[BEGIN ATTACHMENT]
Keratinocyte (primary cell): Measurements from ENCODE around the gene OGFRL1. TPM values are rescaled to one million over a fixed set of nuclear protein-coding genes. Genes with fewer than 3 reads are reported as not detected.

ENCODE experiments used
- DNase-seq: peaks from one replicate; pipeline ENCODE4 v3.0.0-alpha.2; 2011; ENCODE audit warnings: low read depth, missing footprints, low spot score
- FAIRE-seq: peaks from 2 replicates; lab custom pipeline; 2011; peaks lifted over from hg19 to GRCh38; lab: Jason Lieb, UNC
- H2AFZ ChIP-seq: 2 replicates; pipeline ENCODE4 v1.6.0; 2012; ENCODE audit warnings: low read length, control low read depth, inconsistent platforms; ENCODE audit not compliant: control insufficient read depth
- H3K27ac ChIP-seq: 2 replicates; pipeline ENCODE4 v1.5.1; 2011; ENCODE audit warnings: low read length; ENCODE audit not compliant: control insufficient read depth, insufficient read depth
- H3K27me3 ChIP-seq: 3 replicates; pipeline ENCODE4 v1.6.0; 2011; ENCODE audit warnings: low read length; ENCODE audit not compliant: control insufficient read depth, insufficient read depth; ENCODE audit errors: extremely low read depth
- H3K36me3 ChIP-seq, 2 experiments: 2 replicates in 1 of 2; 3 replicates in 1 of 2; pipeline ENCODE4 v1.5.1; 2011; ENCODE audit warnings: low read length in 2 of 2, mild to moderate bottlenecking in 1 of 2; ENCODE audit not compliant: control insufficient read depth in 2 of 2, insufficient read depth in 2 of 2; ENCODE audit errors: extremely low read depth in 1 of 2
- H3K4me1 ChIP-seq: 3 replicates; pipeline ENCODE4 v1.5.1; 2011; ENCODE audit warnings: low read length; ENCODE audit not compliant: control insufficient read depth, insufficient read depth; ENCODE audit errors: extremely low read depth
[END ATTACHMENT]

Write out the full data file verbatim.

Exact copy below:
Keratinocyte (primary cell): Measurements from ENCODE around the gene OGFRL1. TPM values are rescaled to one million over a fixed set of nuclear protein-coding genes. Genes with fewer than 3 reads are reported as not detected.

ENCODE experiments used
- DNase-seq: peaks from one replicate; pipeline ENCODE4 v3.0.0-alpha.2; 2011; ENCODE audit warnings: low read depth, missing footprints, low spot score
- FAIRE-seq: peaks from 2 replicates; lab custom pipeline; 2011; peaks lifted over from hg19 to GRCh38; lab: Jason Lieb, UNC
- H2AFZ ChIP-seq: 2 replicates; pipeline ENCODE4 v1.6.0; 2012; ENCODE audit warnings: low read length, control low read depth, inconsistent platforms; ENCODE audit not compliant: control insufficient read depth
- H3K27ac ChIP-seq: 2 replicates; pipeline ENCODE4 v1.5.1; 2011; ENCODE audit warnings: low read length; ENCODE audit not compliant: control insufficient read depth, insufficient read depth
- H3K27me3 ChIP-seq: 3 replicates; pipeline ENCODE4 v1.6.0; 2011; ENCODE audit warnings: low read length; ENCODE audit not compliant: control insufficient read depth, insufficient read depth; ENCODE audit errors: extremely low read depth
- H3K36me3 ChIP-seq, 2 experiments: 2 replicates in 1 of 2; 3 replicates in 1 of 2; pipeline ENCODE4 v1.5.1; 2011; ENCODE audit warnings: low read length in 2 of 2, mild to moderate bottlenecking in 1 of 2; ENCODE audit not compliant: control insufficient read depth in 2 of 2, insufficient read depth in 2 of 2; ENCODE audit errors: extremely low read depth in 1 of 2
- H3K4me1 ChIP-seq: 3 replicates; pipeline ENCODE4 v1.5.1; 2011; ENCODE audit warnings: low read length; ENCODE audit not compliant: control insufficient read depth, insufficient read depth; ENCODE audit errors: extremely low read depth